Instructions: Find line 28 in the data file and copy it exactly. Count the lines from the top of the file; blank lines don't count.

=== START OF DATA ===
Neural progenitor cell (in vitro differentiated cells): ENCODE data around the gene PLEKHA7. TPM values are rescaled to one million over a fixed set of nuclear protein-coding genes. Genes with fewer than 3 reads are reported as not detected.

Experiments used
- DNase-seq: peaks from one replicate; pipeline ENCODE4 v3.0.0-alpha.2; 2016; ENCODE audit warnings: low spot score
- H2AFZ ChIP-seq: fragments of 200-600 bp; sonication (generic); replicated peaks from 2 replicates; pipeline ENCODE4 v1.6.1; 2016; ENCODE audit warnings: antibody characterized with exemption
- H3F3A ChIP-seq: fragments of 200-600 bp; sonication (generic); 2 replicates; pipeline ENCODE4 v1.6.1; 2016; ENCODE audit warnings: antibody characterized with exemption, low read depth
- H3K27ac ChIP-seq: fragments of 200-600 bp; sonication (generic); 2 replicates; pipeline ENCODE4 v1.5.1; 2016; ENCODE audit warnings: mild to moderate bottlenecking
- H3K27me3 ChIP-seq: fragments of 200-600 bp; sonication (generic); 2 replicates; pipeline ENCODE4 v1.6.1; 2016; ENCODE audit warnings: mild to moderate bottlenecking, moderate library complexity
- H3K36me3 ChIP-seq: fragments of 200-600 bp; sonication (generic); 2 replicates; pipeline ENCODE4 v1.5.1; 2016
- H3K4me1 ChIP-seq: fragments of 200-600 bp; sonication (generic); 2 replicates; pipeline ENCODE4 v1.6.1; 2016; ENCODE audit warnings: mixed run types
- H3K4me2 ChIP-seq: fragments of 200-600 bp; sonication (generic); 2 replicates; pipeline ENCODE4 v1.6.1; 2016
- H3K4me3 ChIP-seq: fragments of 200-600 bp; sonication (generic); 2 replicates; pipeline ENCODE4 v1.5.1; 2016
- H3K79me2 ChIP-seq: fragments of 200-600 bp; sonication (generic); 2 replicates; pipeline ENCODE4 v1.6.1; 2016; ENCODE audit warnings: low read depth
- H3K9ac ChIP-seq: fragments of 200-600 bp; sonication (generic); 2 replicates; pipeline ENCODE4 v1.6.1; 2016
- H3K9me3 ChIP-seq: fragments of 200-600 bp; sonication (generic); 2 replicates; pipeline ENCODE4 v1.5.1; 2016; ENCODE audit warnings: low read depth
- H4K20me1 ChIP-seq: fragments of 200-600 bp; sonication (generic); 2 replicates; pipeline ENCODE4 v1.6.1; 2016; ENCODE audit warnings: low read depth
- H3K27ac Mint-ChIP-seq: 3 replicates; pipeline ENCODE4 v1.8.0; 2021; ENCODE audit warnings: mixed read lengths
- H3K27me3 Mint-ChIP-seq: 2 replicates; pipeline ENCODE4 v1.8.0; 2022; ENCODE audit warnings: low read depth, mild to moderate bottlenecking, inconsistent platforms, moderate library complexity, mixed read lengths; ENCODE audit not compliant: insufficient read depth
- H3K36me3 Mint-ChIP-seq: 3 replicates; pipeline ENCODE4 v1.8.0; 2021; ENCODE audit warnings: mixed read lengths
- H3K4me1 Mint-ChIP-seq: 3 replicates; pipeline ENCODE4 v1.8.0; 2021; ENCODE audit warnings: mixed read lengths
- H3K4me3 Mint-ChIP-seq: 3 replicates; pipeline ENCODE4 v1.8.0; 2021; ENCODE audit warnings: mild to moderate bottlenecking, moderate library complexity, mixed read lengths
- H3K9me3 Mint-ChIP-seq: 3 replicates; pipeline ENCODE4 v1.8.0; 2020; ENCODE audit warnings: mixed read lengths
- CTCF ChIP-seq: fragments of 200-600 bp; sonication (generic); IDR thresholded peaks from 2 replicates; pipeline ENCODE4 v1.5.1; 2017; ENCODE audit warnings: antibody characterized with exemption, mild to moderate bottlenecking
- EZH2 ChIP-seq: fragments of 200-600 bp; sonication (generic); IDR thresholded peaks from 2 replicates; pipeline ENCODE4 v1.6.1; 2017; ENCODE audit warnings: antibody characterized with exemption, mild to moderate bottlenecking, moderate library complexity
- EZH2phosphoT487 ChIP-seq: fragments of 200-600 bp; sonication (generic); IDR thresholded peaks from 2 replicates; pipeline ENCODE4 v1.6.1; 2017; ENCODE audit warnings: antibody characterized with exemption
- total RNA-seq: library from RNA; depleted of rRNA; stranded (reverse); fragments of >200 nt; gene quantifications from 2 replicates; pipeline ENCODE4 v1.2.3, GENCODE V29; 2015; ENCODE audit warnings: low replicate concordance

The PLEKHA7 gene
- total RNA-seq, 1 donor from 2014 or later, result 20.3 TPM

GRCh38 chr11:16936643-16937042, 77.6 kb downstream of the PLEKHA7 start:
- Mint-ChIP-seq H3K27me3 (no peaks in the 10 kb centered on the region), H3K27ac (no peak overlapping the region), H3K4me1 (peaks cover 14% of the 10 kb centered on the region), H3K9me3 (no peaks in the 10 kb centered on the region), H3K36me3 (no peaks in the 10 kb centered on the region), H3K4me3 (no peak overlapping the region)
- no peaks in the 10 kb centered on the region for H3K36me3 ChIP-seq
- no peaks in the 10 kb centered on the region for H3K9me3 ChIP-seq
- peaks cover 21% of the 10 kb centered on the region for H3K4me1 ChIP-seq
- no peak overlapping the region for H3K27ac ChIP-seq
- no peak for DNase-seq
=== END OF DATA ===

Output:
GRCh38 chr11:16936643-16937042, 77.6 kb downstream of the PLEKHA7 start: